Celebrity Party: Thousands March in Taiwan to Protest Pro-Beijing Media

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Celebrity Party: Thousands March in Taiwan to Protest Pro-Beijing Media

Celebrity Party:

Celebrity Party: An enormous demonstration was held in Taipei, Taiwan, on Sunday to oppose Chinese authoritarianism and spotlight Taiwanese media outlets that spread Beijing’s ideology and propaganda. The demonstrators collectively referred to such organizations as “red media.”

The Taipei Times quoted protest organizer and YouTube celebrity Holger Chen denouncing Chinese infiltration of Taiwanese media and castigating media organizations that refused to report on the 30th anniversary of the Tiananmen Square massacre or the immense protests in Hong Kong.

Chen was especially critical of CtiTV News, which he accused of meddling in Taiwanese politics and “brainwashing” its citizens.

“We want such media outlets to go away,” he said.

“We are here to tell the CCP that you may be able to buy certain things with money, but not everyone is willing to sell their dignity,” said Chen.

Chen proudly pointed to the size of the Sunday rally, despite poor weather conditions, as evidence that it would be “impossible” for Communist China to invade Taiwan, “regardless of its methods.”

“Unlike KMT rallies, we did not provide meals or buses or even chairs, but everyone stood and stayed until the end despite the winds and pouring rain,” he said, taunting the more pro-China of Taiwan’s major parties, the Kuomintang.

The fitness video streamer, who also posts under the name Guan Chang, said he has lost a great deal of advertising and endorsement money from companies that do business with mainland China. He accused the Chinese of using economic leverage to intimidate Taiwanese businessmen out of supporting people who oppose Beijing’s agenda.

“It is important that we build a defense mechanism based on the idea of ‘defensive democracy’ to protect Taiwan’s democracy and the rule of law, which are under attack,” said legislator Huang Kuo-chang, whose New Power Party (NPP) helped to organize the demonstration.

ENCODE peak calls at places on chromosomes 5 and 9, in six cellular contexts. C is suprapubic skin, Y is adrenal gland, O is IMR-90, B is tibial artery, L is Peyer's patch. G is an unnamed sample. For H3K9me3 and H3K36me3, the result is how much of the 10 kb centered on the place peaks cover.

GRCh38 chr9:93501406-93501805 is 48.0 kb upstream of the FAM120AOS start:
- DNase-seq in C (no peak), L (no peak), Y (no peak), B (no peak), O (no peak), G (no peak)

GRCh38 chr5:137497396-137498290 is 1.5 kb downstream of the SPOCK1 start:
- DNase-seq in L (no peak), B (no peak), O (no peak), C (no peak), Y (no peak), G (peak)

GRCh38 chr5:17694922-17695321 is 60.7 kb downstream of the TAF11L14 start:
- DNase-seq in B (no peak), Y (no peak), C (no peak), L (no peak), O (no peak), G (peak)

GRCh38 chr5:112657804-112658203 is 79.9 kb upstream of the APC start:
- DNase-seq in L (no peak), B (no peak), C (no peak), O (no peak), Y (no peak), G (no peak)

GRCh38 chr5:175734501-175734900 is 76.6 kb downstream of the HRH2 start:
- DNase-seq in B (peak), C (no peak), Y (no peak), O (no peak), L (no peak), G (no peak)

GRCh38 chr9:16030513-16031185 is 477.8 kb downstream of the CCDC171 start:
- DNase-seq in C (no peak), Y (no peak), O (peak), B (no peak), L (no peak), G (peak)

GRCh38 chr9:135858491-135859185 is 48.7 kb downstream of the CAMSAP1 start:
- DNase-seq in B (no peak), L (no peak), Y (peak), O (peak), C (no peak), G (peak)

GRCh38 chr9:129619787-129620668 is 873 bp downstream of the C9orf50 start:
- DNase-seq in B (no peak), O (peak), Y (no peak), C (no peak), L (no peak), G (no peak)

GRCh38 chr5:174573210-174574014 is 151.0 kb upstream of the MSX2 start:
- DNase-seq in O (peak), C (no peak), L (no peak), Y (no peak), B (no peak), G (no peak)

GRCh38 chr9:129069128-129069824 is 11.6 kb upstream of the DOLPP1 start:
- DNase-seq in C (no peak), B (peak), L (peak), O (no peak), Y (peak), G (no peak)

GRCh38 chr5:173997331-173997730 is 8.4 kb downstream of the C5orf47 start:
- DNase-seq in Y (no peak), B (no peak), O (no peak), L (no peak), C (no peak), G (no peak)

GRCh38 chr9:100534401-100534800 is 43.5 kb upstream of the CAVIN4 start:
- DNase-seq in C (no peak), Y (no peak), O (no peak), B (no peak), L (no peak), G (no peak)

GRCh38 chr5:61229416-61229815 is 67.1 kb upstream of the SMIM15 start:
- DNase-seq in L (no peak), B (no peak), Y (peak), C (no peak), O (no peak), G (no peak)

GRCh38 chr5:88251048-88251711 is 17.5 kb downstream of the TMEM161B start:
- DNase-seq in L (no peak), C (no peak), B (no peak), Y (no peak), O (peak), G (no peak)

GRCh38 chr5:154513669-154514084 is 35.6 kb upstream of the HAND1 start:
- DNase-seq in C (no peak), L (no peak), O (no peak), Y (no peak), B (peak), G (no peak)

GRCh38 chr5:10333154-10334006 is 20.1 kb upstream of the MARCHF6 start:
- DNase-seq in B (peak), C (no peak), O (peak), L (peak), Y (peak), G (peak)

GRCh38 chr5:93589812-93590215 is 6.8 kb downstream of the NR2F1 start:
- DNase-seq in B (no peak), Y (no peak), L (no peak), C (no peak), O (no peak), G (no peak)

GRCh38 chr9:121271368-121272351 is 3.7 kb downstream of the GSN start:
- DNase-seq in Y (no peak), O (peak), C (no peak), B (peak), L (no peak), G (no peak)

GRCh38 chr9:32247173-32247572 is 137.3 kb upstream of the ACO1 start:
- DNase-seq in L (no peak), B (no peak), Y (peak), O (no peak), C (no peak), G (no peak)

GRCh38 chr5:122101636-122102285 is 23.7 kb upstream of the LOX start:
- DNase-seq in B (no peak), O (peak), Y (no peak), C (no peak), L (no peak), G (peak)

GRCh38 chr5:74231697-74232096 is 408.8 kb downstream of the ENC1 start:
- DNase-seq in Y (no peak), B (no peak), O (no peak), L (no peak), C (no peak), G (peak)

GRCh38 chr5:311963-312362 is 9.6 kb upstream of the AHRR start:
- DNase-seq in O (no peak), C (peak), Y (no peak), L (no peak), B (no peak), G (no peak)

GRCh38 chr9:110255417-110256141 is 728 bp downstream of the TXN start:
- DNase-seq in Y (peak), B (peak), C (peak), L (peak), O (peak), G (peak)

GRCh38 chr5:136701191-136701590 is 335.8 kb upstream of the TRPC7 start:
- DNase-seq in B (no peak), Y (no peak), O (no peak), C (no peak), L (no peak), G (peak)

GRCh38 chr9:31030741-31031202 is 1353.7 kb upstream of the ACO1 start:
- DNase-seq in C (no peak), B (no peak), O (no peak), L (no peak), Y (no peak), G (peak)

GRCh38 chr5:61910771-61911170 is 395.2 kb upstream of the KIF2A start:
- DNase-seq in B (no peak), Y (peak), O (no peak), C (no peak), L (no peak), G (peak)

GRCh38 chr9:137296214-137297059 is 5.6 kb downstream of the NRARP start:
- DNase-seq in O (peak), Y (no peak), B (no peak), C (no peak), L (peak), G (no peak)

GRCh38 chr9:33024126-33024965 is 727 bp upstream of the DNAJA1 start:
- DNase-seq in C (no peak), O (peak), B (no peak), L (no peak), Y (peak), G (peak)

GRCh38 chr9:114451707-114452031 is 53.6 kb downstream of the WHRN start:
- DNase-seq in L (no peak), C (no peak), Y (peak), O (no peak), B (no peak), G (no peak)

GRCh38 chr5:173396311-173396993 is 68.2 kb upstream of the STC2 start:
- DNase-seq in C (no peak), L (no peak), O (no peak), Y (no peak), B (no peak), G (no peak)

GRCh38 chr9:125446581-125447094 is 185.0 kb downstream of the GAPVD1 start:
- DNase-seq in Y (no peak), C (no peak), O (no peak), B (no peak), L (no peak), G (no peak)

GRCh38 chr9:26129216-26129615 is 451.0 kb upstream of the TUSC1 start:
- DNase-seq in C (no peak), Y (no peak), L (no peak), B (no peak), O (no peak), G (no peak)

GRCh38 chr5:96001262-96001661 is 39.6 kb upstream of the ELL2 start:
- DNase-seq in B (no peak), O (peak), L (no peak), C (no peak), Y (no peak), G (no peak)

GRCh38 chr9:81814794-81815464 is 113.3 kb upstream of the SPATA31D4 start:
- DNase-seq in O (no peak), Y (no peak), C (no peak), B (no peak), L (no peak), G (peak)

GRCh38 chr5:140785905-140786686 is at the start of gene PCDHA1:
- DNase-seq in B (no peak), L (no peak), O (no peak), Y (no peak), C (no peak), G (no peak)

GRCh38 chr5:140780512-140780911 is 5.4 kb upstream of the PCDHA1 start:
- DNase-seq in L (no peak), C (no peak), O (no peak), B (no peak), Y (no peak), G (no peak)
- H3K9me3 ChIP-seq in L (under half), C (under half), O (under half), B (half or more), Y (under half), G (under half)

Huang said red media companies are foolish to “accept subsidies from the CCP [Chinese Communist Party] with one hand and use the other produce fake news to damage Taiwan’s democracy.”

“They are our shared enemies and require our collective resistance,” he declared.

Participants in the rally called for Taiwan’s government to implement stronger transparency laws that would require companies to disclose their relationships with foreign entities. They also demanded more rigorous enforcement of existing laws against subversive media conduct and politically biased coverage, including excessive attention devoted by red media outlets to Taiwanese political candidates favored by Beijing. Some of the demonstrators specifically wanted CtiTV to be socked with heavier fines or banned from Taiwan altogether.

The anti-red media demonstrators made a point of cleaning up after their rally with remarkable speed to contrast themselves favorably with a notoriously messy rally held the previous day for populist pro-Beijing presidential candidate Han Kuo-yu. Photographs of completely clean streets were posted within an hour of the rally’s conclusion and contrasted with piles of garbage left behind by the “Han fans.”

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